ORAL HEALTH EVIDENCE-BASED PRACTICE PROGRAM
View the CAT printer-friendly / share this CAT
spacer
Title Connective Tissue Grafting and Guided Tissue Regeneration Procedures Restore Root Coverage with Long Term Stability
Clinical Question In patients presenting with gingival recession, is connective tissue graft (CTG) more effective than guided tissue regeneration (GTR) in restoring root coverage (RC) 1 year post surgery?
Clinical Bottom Line Both connective tissue grafting and guided tissue regeneration exhibited similar levels of root coverage restoration 18 months post surgery. However, connective tissue grafting resulted in better root coverage stability 10 years post surgery. Both treatments are well within the realm of routine periodontal surgery and may be acceptable to patients presenting with gingival recession.
Best Evidence (you may view more info by clicking on the PubMed ID link)
PubMed ID Author / Year Patient Group Study type
(level of evidence)
#1) 11022773Rosetti/200024 defects in 12 patients presenting with canine or premolar bilateral gingival recessionRandomized Controlled Trial
Key resultsWhen comparing the two procedures, CTG and GTR (with a bioabsorbable collagen membrane and a bone graft material) exhibited various results in terms of gingival recession height, probing depth, keratinized tissue width, and esthetics. However at 18 months post surgery, both procedures were statistically similar in root coverage (CTG = 95.6%, GTR = 84.2%, P= 0.073).
#2) 20450359Nickles/20109 patients (24 recession defects) 10 years post CTG or GTR surgeryRandomized Controlled Trial
Key resultsFrom the patients who were available for re-examination 10 years post CTG or GTR (with bioabsorbable polylactide acetyltributyl citrate barriers) procedures, the stability of root coverage was significantly better post CTG surgery than post GTR surgery (P = 0.002).
Evidence Search (("guided tissue regeneration"[MeSH Terms] OR ("guided"[All Fields] AND "tissue"[All Fields] AND "regeneration"[All Fields]) OR "guided tissue regeneration"[All Fields]) AND ("connective tissue"[MeSH Terms] OR ("connective"[All Fields] AND "tissue"[All Fields]) OR "connective tissue"[All Fields]) AND ("transplants"[MeSH Terms] OR "transplants"[All Fields] OR "graft"[All Fields]) AND ("plant roots"[MeSH Terms] OR ("plant"[All Fields] AND "roots"[All Fields]) OR "plant roots"[All Fields] OR "root"[All Fields]) AND ("AHIP Cover"[Journal] OR "coverage"[All Fields])) AND Clinical Trial[ptyp]
Comments on
The Evidence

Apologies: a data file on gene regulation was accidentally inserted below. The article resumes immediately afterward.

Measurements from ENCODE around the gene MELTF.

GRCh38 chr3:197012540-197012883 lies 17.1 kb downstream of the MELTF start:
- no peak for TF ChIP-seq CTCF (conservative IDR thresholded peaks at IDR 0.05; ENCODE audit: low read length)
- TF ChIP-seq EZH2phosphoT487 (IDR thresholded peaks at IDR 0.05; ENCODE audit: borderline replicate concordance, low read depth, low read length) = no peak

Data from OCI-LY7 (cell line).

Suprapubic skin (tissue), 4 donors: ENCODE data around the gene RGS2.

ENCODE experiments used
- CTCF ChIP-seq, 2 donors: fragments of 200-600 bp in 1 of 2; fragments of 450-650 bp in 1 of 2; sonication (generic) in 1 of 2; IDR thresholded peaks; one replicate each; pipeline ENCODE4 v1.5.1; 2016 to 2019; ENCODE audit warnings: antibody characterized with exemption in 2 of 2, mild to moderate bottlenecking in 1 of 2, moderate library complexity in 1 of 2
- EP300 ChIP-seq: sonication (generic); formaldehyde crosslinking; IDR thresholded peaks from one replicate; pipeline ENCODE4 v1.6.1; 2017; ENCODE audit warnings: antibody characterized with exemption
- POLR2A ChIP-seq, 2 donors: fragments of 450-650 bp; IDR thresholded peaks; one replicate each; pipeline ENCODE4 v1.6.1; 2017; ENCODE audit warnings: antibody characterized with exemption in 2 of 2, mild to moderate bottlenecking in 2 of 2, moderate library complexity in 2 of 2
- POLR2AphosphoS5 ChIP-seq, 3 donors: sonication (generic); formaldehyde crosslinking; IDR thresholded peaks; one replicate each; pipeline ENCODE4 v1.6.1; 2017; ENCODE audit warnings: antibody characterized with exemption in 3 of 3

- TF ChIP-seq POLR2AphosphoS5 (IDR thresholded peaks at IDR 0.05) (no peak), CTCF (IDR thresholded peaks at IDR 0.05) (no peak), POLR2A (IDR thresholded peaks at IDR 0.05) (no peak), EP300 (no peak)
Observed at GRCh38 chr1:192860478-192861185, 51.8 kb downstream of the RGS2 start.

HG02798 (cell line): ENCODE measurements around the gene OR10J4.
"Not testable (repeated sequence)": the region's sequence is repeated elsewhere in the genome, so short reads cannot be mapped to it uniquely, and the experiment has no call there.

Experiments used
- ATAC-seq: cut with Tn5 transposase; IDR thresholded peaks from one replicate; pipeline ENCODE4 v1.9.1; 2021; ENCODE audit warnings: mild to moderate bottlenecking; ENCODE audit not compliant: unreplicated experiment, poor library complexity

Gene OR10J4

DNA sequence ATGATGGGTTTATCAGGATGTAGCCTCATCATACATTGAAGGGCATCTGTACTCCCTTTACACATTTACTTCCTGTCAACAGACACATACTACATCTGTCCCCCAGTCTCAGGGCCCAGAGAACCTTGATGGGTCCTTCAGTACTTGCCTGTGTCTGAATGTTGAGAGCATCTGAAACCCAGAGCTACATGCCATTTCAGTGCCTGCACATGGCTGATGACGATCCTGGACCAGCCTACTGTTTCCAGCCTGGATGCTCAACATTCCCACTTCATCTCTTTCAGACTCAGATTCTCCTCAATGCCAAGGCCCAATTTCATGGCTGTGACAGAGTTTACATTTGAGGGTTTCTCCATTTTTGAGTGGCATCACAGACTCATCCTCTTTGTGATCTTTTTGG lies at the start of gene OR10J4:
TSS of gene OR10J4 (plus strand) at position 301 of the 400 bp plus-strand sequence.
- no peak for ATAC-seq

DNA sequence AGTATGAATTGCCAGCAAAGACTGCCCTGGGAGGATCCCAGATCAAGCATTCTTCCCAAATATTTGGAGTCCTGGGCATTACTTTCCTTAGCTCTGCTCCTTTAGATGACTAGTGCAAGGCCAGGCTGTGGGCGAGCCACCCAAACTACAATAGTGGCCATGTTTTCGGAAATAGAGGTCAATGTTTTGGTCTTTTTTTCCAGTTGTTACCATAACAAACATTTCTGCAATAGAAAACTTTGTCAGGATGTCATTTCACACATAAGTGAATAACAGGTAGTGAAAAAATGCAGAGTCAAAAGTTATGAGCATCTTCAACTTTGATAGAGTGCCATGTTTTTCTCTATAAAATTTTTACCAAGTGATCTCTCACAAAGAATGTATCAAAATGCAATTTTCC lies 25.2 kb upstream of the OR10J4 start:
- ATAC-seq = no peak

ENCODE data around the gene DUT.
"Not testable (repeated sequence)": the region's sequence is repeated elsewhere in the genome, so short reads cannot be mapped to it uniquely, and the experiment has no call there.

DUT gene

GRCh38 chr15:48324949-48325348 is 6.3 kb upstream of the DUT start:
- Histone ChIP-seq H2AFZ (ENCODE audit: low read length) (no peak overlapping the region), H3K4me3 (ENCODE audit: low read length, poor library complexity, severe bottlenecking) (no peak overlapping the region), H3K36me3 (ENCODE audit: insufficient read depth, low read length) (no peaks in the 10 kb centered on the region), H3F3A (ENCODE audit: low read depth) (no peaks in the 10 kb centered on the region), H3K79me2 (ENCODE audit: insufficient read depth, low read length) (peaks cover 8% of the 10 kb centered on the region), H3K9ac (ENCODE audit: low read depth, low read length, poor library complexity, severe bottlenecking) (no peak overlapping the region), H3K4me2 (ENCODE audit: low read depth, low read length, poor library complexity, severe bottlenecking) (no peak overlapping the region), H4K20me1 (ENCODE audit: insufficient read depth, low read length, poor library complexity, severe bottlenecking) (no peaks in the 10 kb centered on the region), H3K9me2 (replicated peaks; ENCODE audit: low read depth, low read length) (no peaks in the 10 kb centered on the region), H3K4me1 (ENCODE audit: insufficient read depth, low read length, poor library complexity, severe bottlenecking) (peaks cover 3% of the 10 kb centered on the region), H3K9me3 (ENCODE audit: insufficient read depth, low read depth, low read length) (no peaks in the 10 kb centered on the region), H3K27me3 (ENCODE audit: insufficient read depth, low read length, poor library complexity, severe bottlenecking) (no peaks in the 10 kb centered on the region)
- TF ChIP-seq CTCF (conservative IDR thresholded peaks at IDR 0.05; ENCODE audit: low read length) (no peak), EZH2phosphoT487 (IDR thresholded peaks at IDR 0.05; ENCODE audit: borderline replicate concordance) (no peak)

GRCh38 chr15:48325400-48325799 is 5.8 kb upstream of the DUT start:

The study conducted by Rosetti et al was a randomized controlled trial. The patients were all non-smokers and presented with good general and periodontal health. Each patient had canines and premolars presenting with Miller Class I and II bilateral recessions of at least 3 mm. Recession that does not extend to the mucogingival junction with no periodontal bone loss in the interdental areas is known as Miller Class I recession. On the other hand, recession that extends to or beyond the mucovgingival junction with no interdental bone loss is known as Miller Class II recession. In this study, there was only one patient group. Each patient acted as his or her own control (split mouth design). There was one blinded examiner who did not know the treatment modality and was calibrated. This particular study had an 18-month adequate follow-up so moderate conclusions were made concerning the long-term effects on root coverage of these treatments. The study conducted by Nickles et al was a randomized control trial with 15 patients presenting with Miller I and II recessions as well. Similar to the other study, the examiner was blinded to the treatment and calibrated. After 10 years, the scientists reexamined available patients. Only 9 of the 15 patients were reexamined so they had less than 80% completion rate. However, a 10-year follow up is very long, so even though the sample numbers are low, it is a great study design. They did have adequate follow-up allowing them to make solid conclusions about the long-term effects of these two procedures. The issue of compliance for both studies was not directly addressed. It is also important to note that each study used a different barrier material for GTR but both were bioabsorbable.
Applicability These findings are clinically relevant for periodontists and general dentists who are treatment planning and performing surgeries for patients presenting with gingival recession. However, these studies were performed on canines and premolars for Miller Class I and II recessions. Therefore, application of results may be limited when treating gingival recession associated with central incisors, lateral incisors and molars.
Specialty/Discipline (General Dentistry) (Periodontics)
Keywords Gingival recession; connective tissue graft (CTG); guided tissue regeneration (GTR); root coverage
ID# 3012
Date of submission: 03/18/2016spacer
E-mail Vipulanandan@livemail.uthscsa.edu
Author Geethanjali Vipulanandan
Co-author(s)
Co-author(s) e-mail
Faculty mentor/Co-author Yong-Hee Patricia Chun, DDS, MS, PhD
Faculty mentor/Co-author e-mail chuny@uthscsa.edu
Basic Science Rationale
(Mechanisms that may account for and/or explain the clinical question, i.e. is the answer to the clinical question consistent with basic biological, physical and/or behavioral science principles, laws and research?)
post a rationale
None available
spacer
Comments on the CAT
(FOR PRACTICING DENTISTS' and/or FACULTY COMMENTS ON PUBLISHED CATs)
post a comment
None available
spacer

Return to Found CATs list